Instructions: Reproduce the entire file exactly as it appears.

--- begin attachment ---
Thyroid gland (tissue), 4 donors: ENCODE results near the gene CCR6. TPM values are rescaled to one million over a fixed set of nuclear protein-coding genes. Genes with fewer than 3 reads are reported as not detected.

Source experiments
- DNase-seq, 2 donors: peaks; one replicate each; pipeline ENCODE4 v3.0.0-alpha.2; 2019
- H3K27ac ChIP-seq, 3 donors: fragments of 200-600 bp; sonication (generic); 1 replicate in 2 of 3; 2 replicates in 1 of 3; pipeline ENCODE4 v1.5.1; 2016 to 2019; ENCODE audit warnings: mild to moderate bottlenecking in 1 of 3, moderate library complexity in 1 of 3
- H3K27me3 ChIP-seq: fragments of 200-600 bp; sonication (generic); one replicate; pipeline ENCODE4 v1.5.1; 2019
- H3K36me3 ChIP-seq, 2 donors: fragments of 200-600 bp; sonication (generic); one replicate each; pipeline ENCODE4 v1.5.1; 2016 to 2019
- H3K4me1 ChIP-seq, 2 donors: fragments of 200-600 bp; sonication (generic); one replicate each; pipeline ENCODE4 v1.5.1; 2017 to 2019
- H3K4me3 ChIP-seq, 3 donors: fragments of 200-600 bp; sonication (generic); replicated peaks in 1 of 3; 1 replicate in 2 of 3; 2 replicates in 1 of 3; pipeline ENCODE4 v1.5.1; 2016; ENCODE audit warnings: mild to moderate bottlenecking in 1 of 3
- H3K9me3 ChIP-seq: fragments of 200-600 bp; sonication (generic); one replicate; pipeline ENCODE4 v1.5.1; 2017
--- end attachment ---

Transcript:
Thyroid gland (tissue), 4 donors: ENCODE results near the gene CCR6. TPM values are rescaled to one million over a fixed set of nuclear protein-coding genes. Genes with fewer than 3 reads are reported as not detected.

Source experiments
- DNase-seq, 2 donors: peaks; one replicate each; pipeline ENCODE4 v3.0.0-alpha.2; 2019
- H3K27ac ChIP-seq, 3 donors: fragments of 200-600 bp; sonication (generic); 1 replicate in 2 of 3; 2 replicates in 1 of 3; pipeline ENCODE4 v1.5.1; 2016 to 2019; ENCODE audit warnings: mild to moderate bottlenecking in 1 of 3, moderate library complexity in 1 of 3
- H3K27me3 ChIP-seq: fragments of 200-600 bp; sonication (generic); one replicate; pipeline ENCODE4 v1.5.1; 2019
- H3K36me3 ChIP-seq, 2 donors: fragments of 200-600 bp; sonication (generic); one replicate each; pipeline ENCODE4 v1.5.1; 2016 to 2019
- H3K4me1 ChIP-seq, 2 donors: fragments of 200-600 bp; sonication (generic); one replicate each; pipeline ENCODE4 v1.5.1; 2017 to 2019
- H3K4me3 ChIP-seq, 3 donors: fragments of 200-600 bp; sonication (generic); replicated peaks in 1 of 3; 1 replicate in 2 of 3; 2 replicates in 1 of 3; pipeline ENCODE4 v1.5.1; 2016; ENCODE audit warnings: mild to moderate bottlenecking in 1 of 3
- H3K9me3 ChIP-seq: fragments of 200-600 bp; sonication (generic); one replicate; pipeline ENCODE4 v1.5.1; 2017